Autumn News from the Donkey Sanctuary

Ken Babstock

copyright ©2011 Ken Babstock

Cargo has let down
her hair a little and stopped pushing
Pliny the Elder on

the volunteer labour
During summer it was all Pliny the Elder,
Pliny the Elder, Pliny

the – she’d cease only
for scotch thistle, stale Cheerios, or to reflect
flitty cabbage moths

back at themselves
from the wet river-stone of her good eye. Odin,
as you already know,

was birthed under
the yew tree back in May, and has made
friends with a crow

who perches between
his trumpet-lily ears like bad language he’s not
meant to hear. His mother

Anu, the jennet with
soft hooves of Killaloe, is healthy and never
far from Loki or Odin.

The perimeter fence,
the ID chips like functional cysts slipped
under the skin, the trompe

l’oeil plough and furrowed
field, the UNHCR feed bag and visiting
hours. These things done

for stateless donkeys,
mules, and hinnies – done in love, in lieu of claims
to purpose or rights –

are done with your
generous help. In your names. Enjoy the photo.
Have a safe winter

outside the enclosure

Notes on the Poem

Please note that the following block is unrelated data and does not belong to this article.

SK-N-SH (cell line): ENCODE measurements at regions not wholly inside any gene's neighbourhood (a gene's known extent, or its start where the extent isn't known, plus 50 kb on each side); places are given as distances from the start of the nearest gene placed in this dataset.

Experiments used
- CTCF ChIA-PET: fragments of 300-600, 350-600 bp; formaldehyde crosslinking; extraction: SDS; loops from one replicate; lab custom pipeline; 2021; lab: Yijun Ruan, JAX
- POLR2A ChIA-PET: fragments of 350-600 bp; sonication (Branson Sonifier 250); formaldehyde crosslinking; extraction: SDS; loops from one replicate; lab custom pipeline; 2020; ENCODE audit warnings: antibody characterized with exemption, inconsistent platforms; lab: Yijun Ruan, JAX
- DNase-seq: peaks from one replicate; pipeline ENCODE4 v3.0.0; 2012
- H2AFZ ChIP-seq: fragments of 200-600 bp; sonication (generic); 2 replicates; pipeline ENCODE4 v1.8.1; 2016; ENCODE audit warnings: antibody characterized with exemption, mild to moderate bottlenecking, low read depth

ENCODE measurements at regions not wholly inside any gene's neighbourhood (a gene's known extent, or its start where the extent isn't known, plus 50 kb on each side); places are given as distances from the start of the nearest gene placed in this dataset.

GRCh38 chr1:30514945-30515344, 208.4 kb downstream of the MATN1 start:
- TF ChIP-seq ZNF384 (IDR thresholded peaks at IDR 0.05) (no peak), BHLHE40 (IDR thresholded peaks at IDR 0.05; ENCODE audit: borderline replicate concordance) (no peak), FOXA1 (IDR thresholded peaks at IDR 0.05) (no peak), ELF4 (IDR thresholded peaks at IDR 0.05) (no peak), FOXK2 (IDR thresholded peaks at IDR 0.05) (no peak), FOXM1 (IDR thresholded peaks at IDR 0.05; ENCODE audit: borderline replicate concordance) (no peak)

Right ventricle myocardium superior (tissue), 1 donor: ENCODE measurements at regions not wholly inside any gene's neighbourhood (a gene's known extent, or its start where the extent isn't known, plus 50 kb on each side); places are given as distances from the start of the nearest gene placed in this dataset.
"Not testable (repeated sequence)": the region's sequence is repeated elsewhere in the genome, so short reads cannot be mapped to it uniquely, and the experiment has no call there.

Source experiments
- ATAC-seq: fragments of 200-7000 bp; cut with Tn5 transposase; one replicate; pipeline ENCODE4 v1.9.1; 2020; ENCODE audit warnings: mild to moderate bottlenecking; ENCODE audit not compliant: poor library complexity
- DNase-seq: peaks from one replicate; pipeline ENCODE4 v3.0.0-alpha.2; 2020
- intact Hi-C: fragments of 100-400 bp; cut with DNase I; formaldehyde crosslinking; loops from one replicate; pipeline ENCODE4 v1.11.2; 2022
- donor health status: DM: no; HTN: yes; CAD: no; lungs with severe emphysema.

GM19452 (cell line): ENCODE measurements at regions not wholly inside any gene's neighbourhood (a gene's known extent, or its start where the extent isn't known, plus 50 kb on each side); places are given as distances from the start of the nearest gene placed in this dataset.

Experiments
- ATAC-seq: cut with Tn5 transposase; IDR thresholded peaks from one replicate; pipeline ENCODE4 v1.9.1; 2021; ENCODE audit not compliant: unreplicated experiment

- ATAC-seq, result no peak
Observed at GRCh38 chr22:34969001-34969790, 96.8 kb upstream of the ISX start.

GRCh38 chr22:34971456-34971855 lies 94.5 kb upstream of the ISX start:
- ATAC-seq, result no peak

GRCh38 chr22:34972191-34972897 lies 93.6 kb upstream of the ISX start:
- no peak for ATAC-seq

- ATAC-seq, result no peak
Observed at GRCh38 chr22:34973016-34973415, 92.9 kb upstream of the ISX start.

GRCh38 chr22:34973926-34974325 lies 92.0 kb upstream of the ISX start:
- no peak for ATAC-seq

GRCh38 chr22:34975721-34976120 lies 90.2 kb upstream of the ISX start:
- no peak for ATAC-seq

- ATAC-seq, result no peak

What inspires an artist to create has always been a source of speculation and wonderment for those not so gifted or inclined, but grateful for those fruits of artistic inspiration. You name it, and someone has probably painted a picture, penned a song, crafted a poem, or birthed some work of incredible art sparked by clear, sometimes surprising, sometimes unlikely and sometimes obscure sources of inspiration. Ken Babstock's "Autumn News from the Donkey Sanctuary" boasts an unusual poetic muse that is one of the poem's singular delights. Babstock shares in an interview how he learned about the donkey sanctuary and its newsletter. Descriptions and names from the newsletter are the starting point for Babstock to progress through the possible characters of and interactions among the scarred, "stateless" but gentle and gently healing donkeys, to a suggestion that how they are subsisting, surviving and thriving offers lessons for us all. Babstock's poem presciently complements a brief reflection on the donkey sanctuary web site about anthromorphism. Attributing human characteristics, reactions or behaviour to non-human entities, including animals, is inaccurate, potentially troublesome, maybe presumptuous ... but also tempting, comforting and even instructive at times, as both the donkey sanctuary correspondent and Babstock suggest. We don't know for certain if Cargo has really "let down / her hair a little", but if she seems more relaxed and not going on about whatever (Pliny the Elder as likely as anything), we could all stand to follow her example, stop and enjoy our stale Cheerios too. We also don't know if Odin and the crow are friends or the crow is tormenting him, but we can all learn and benefit from relationships outside our immediate circles. Inspiration doesn't have to be lofty or conventionally beautiful to potently inform an artistic creation. What are the most unusual sources you've seen most skillfully and memorably woven into poetic form?

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